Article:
The autobiography of a banned journalist.
‘Why was I, a fifth-generation white South African, editor for twelve years of one of the country’s longest-established newspapers, escaping in disguise in fear of political police?’
Donald Woods grew up in the midst of the Bomvanas, as the only white child. He spoke their language, Xhosa, with the same fluency as the Bomvanas. Naturally, his upbringing played a key role in Daniel Woods’ future. With no journalism degree available, Daniel Woods studied law, but reverted to journalism when he realised this was his only passion.
In 1977, editor Donald Woods was silenced. After publicly opposing apartheid, he was banned from editing his newspaper, the Daily Dispatch, and writing his widely syndicated column.
An open critic of the National Party and a firm supporter of the Black Consciousness Movement, Woods had waged a journalistic war against the government for many years.
The death of Steve Biko, the movement’s founder, and the growth of personal attacks on Woods and his family finally compelled them to flee the country In this honest and eloquent account of his life in South Africa, Donald Woods recounts his legal training, his progress as a journalist and his advocacy of black rights. Asking for Trouble is an inspiring portrait of a courageous and uncompromising man at war with injustice.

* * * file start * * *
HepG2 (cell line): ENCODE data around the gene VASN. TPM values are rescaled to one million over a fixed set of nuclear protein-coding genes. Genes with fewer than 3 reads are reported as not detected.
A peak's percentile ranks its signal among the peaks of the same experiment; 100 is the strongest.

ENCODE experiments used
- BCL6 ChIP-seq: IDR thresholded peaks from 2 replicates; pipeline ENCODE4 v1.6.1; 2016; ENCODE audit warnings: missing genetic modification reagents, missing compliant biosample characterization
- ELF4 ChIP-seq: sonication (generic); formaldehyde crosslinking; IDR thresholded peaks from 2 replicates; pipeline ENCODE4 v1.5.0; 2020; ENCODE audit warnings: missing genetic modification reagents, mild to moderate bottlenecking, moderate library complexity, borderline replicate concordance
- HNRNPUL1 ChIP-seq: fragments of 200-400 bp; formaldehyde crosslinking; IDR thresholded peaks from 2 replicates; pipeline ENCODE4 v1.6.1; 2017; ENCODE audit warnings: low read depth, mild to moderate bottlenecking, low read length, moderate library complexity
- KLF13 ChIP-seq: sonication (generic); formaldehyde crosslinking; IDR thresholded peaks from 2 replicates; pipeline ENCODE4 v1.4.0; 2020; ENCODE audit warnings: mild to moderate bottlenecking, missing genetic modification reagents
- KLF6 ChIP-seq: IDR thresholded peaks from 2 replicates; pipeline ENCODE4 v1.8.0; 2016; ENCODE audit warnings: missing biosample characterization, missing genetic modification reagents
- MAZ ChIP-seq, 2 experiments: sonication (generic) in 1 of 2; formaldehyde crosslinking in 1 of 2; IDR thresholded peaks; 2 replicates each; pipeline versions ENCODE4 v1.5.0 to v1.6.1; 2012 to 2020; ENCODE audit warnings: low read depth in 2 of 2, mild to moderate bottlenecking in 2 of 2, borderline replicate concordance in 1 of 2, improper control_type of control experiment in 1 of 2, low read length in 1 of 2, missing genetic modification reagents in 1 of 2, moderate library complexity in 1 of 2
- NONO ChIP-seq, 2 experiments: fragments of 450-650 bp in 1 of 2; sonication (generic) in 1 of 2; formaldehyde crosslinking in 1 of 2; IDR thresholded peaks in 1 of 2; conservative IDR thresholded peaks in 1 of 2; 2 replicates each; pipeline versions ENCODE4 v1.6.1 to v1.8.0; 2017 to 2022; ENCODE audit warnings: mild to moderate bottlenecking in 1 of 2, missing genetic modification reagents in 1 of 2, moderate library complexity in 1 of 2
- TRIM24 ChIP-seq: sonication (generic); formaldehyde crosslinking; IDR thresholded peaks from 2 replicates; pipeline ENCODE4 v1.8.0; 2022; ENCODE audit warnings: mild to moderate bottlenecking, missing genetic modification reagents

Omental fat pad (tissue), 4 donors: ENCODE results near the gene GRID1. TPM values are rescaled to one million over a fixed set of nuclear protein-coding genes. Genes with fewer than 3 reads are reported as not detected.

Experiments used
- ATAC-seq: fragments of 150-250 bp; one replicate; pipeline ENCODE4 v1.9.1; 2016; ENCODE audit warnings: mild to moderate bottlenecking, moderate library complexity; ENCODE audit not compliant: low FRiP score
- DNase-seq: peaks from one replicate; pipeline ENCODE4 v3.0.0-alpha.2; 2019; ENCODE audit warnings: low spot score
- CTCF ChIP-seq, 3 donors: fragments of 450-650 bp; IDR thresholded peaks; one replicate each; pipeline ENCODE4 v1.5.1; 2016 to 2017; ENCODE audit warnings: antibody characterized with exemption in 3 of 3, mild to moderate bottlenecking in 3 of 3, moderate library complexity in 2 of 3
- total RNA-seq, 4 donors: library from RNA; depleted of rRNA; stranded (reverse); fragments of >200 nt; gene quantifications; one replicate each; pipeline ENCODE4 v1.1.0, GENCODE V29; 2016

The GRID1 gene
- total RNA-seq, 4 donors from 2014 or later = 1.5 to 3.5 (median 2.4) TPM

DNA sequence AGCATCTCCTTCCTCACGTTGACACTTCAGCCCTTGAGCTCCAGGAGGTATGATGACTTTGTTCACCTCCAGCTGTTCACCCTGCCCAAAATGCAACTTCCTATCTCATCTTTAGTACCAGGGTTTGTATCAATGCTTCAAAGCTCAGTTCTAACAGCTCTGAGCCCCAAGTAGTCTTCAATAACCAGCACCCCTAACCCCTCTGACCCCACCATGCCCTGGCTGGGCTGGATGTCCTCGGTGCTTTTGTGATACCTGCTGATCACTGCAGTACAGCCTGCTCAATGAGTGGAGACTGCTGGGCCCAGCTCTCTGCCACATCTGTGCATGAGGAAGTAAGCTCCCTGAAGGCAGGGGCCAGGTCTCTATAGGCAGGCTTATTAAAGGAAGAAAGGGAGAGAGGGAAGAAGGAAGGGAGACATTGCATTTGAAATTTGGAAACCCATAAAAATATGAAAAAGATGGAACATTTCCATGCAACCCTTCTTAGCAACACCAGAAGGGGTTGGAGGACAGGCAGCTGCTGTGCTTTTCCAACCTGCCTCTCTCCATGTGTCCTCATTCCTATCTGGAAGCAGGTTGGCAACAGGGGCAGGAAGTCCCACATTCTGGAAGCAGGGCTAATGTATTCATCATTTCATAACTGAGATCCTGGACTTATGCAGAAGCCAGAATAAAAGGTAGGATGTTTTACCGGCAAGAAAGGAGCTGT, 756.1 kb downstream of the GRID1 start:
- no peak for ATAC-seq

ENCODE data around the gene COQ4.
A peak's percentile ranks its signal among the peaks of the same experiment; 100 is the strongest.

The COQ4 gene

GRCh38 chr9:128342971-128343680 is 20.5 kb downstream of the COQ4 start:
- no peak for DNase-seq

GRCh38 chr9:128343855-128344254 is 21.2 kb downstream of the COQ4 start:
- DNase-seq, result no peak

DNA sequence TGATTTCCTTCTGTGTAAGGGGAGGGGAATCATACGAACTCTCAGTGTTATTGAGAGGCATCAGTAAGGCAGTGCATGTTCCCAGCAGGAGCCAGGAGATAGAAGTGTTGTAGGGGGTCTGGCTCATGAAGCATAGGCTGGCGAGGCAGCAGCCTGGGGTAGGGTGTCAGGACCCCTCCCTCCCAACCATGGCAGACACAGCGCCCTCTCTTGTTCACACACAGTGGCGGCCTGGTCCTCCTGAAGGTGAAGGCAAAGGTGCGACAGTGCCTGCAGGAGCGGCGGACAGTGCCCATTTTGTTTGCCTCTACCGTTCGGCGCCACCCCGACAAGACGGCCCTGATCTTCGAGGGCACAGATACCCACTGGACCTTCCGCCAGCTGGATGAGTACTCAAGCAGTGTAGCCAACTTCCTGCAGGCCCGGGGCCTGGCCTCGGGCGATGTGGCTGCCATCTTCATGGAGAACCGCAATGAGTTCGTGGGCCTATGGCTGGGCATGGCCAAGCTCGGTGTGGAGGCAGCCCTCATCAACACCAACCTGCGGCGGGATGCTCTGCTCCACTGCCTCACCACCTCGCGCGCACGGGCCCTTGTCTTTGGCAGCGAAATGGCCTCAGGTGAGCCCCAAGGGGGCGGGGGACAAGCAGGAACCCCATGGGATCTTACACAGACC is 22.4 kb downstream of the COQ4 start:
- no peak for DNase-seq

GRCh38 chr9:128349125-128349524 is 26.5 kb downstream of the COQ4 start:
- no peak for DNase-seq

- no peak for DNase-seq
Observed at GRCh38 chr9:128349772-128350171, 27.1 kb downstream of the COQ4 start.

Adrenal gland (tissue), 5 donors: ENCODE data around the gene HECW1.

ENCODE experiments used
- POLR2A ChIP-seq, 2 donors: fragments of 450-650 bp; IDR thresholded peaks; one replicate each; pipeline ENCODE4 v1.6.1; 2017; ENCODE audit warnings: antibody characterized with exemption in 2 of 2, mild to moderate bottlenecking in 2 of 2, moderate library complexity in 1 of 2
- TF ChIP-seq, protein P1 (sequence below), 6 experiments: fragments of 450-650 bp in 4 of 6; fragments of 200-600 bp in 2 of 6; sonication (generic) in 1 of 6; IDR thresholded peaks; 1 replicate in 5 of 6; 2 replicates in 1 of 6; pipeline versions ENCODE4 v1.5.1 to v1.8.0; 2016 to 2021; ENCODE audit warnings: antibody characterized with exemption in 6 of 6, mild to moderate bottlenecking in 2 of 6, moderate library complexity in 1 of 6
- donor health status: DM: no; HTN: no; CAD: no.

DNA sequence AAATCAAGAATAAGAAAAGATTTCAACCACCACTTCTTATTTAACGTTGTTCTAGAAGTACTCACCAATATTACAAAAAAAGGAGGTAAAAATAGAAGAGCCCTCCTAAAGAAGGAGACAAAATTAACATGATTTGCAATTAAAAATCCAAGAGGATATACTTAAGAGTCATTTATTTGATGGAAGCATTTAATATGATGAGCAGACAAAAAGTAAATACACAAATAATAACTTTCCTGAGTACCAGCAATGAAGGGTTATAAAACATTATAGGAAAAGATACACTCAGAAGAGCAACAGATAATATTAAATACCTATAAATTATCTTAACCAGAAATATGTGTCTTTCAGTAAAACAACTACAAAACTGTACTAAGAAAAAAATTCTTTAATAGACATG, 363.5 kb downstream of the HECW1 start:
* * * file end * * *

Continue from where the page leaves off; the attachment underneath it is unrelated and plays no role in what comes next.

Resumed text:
About the author…
Donald Woods was born in Transkei in 1933 and studied law in Gape Town before becoming a journalist. At the age of thirty-one he was appointed editor of the Daily Dispatch, a leading anti-apartheid newspaper in South Africa. Until he was silenced by government banning orders in October 1977, he wrote the most widely read syndicated column in the country.
He and his wife and their five children escaped to Britain in 1978 and now live in London, where he works as a writer, broadcaster and lecturer on South African affairs. His other books include Biko and South African Dispatches.